A two-week long United Nations-led Conference to Combat Desertification (UNCCD) ended with a commitment to achieve land degradation neutrality by 2030. Such neutrality is defined by the U.N. as ensuring that enough land is available across the world to ensure a sustainable future.
The Delhi Declaration, a consensus document, agreed upon by more than 100 countries “welcomed” the proposed adoption of a “voluntary” land degradation neutrality target by India, which has committed to restoring at least 26 million hectares of degraded land by 2030. The Declaration doesn’t detail commitments by other countries.
Almost 122 nations, including India, have made voluntary commitments in previous years to ensure that a certain percentage of their degraded land was restored. India had agreed, again on a voluntary basis, to restore 20 million hectares by 2020. Nearly 96 million hectares of land is deemed ‘degraded’ in India.
On August 14th, 2018, India claimed it had brought an area of 9.8 million hectares under restoration since 2011. Of the 9.8 million hectares, 94.4% was contributed by government agencies, while NGOs and private companies contributed 3.6% and 2% respectively.
Countries will address insecurity of land tenure, promote land restoration to reduce land-related carbon emissions and mobilise innovative sources of finance from public and private sources, the UN said in a statement.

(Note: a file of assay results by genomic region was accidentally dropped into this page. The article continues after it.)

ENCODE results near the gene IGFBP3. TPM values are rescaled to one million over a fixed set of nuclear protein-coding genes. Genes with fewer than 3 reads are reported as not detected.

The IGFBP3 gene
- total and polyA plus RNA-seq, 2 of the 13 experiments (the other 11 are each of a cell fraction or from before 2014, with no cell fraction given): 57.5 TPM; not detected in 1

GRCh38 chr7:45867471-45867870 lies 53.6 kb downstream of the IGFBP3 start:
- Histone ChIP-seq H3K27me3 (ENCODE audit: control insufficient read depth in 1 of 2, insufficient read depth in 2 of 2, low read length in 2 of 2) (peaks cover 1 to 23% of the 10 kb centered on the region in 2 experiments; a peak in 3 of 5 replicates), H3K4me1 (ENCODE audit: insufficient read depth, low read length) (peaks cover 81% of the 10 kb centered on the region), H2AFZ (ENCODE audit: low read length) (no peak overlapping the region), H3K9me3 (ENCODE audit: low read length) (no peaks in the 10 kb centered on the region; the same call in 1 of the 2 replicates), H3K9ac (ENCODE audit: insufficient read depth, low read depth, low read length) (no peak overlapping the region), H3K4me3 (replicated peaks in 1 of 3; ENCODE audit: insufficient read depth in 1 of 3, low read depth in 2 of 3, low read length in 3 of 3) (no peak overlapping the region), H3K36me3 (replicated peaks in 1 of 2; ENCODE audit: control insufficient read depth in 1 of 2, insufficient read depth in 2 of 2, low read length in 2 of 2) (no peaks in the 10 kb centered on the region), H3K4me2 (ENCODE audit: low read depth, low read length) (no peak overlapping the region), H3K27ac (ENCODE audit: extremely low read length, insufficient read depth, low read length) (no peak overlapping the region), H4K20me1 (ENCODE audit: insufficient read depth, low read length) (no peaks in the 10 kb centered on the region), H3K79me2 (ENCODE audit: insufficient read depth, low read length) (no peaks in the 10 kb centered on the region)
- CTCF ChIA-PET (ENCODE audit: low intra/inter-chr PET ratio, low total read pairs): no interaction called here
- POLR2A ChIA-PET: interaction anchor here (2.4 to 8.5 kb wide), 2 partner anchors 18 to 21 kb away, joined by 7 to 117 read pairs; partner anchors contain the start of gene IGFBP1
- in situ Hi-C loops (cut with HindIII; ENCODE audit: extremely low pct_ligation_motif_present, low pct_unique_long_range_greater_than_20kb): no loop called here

“To my mind, this was the conference where we put people at the heart of what we do,” said Ibrahim Thiaw, Executive Secretary of the UNCCD, “We have woken up to the fact that we will see more frequent and severe droughts, a phenomenon that will be exacerbated by climate change,” he added.
Independent organisations said India must outline specific action plans to arrest land degradation.
“There ought to be clear estimates of the extent of degraded areas across various ecosystems and land use is required to assess the efficacy of ongoing reclamation programmes, to give successful policy prescriptions and to get an accurate picture of the actual costs of land degradation,” The Energy and Resources Institute, said in a statement. “Separate atlases and policies for grasslands and wetlands of India are clearly warranted,” it said.
The UNCCD is the only legally binding international agreement on land issues. Its 196 parties aim, through partnerships, to implement the Convention and achieve the Sustainable Development Goals.
The meet drew almost 9,000 participants and saw ministers and heads of UN and other inter-governmental bodies attend several events around the conference.
Support quality journalism - Subscribe to The Hindu Digital
Please enter a valid email address.
Support Quality Journalism
Prices to increase soon! Subscribe now for the best prices today!
Support The Hindu's new online experience with zero ads.
Already a user? Sign In